global $charset_collate;
// Call this manually as we may have missed the init hook
wptuts_register_activity_log_table();

The global $charset_collate contains the character set and collation used by the native WordPress tables. Loosely, these define the encodings of characters and how they are compared - given that WordPress is used in many different languages it's important to use the correct collation for your table.

Apart from the collation, the SQL statement should declare the table name, along with each column, its type and default value and any KEY columns, including a PRIMARY KEY column. Typically it will be of the form:

CREATE TABLE [table name] (
	[primary key column] bigint(20) unsigned NOT NULL auto_increment,
	[column name] [data type] [default],
	PRIMARY KEY  ([column name]) ,
	KEY key_name ([column name])
) [collation];

To create this table we add the following to our wptuts_create_tables() function:

$sql_create_table = "CREATE TABLE {$wpdb->wptuts_activity_log} (
          log_id bigint(20) unsigned NOT NULL auto_increment,
          user_id bigint(20) unsigned NOT NULL default '0',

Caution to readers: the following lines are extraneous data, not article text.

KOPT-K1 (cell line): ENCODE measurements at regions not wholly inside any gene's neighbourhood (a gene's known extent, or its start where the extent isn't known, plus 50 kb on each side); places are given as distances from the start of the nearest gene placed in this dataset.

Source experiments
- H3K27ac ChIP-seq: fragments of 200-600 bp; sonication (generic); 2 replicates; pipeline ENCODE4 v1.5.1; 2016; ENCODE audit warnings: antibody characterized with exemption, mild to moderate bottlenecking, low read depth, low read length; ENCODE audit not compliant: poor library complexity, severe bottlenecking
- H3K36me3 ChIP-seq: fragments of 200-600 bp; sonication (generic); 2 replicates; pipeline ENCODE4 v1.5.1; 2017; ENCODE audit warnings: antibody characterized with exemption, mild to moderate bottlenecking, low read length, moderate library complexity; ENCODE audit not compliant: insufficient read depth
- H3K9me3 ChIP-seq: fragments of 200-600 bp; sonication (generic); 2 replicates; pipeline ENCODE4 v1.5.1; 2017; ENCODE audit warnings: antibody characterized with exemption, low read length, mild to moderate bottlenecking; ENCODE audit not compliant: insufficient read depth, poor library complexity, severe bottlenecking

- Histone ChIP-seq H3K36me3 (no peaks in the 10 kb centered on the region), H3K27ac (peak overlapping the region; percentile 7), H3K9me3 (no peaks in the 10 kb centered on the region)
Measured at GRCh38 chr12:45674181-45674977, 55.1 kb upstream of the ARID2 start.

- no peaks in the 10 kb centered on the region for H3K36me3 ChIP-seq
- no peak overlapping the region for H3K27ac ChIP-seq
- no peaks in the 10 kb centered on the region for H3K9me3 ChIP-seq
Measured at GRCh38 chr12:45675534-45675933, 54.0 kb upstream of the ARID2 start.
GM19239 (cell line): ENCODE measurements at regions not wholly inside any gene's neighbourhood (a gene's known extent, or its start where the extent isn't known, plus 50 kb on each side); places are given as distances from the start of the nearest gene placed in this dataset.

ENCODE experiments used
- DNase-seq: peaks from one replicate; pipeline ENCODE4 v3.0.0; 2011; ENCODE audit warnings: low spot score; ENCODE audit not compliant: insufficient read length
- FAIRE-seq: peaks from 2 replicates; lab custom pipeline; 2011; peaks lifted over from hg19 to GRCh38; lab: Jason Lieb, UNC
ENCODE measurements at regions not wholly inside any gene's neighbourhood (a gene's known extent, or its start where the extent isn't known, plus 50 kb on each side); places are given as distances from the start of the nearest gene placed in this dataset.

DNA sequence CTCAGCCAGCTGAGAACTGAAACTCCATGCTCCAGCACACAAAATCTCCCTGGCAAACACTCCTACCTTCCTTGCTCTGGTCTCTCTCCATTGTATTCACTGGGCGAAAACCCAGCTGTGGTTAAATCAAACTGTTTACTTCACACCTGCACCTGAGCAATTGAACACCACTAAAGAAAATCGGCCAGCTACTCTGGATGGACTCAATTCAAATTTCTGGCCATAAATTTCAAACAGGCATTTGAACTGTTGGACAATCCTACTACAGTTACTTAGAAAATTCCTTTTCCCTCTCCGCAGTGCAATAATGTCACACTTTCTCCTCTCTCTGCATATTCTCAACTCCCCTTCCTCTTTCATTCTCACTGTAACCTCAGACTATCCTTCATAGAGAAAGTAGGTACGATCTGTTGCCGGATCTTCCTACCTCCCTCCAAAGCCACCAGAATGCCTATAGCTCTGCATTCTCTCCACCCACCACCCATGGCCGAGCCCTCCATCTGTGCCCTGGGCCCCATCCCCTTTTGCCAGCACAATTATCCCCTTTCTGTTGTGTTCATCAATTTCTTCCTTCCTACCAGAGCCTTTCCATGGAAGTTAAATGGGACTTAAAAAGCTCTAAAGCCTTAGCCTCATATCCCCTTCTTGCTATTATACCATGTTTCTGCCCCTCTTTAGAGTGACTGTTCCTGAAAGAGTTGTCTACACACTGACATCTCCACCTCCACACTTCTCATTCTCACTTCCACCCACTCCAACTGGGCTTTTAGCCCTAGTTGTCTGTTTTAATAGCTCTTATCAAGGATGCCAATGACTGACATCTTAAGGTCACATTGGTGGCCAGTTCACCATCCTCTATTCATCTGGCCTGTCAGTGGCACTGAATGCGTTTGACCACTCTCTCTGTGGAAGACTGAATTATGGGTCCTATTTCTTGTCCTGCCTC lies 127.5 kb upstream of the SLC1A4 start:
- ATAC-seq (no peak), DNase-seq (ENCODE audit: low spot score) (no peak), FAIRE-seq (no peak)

activity varchar(20) NOT NULL default 'updated',
          object_id bigint(20) unsigned NOT NULL default '0',
          object_type varchar(20) NOT NULL default 'post',
          activity_date datetime NOT NULL default '0000-00-00 00:00:00',
          PRIMARY KEY  (log_id),
          KEY user_id (user_id)
     ) $charset_collate; ";

dbDelta( $sql_create_table );

The dbDelta() function performs our CREATE TABLE command. It can be quite strict about the SQL statement given to it. For instance, there must two spaces between PRIMARY KEY and the primary key column. and keys must be given a name.

Debugging

If on activation you find you get the 'You have X character of unexpected output…' error message - it's likely that there is an error in your SQL statement. Sometimes it's due to dbDelta()'s strictness. If you add wp_die(); after dbDelta(), this kills the processing and (with `WP_DEBUG` set to true) will reveal any error messages.

Summary

In this article we've looked at reasons why you should and shouldn't use custom tables, as well the details you'll need to consider and finally how to create a table. The next part of this series will cover sanitisation, looking at SQL injection and how you to protect yourself from it. The code in this article is available at this GitHub repository, and will be updated as the series continues.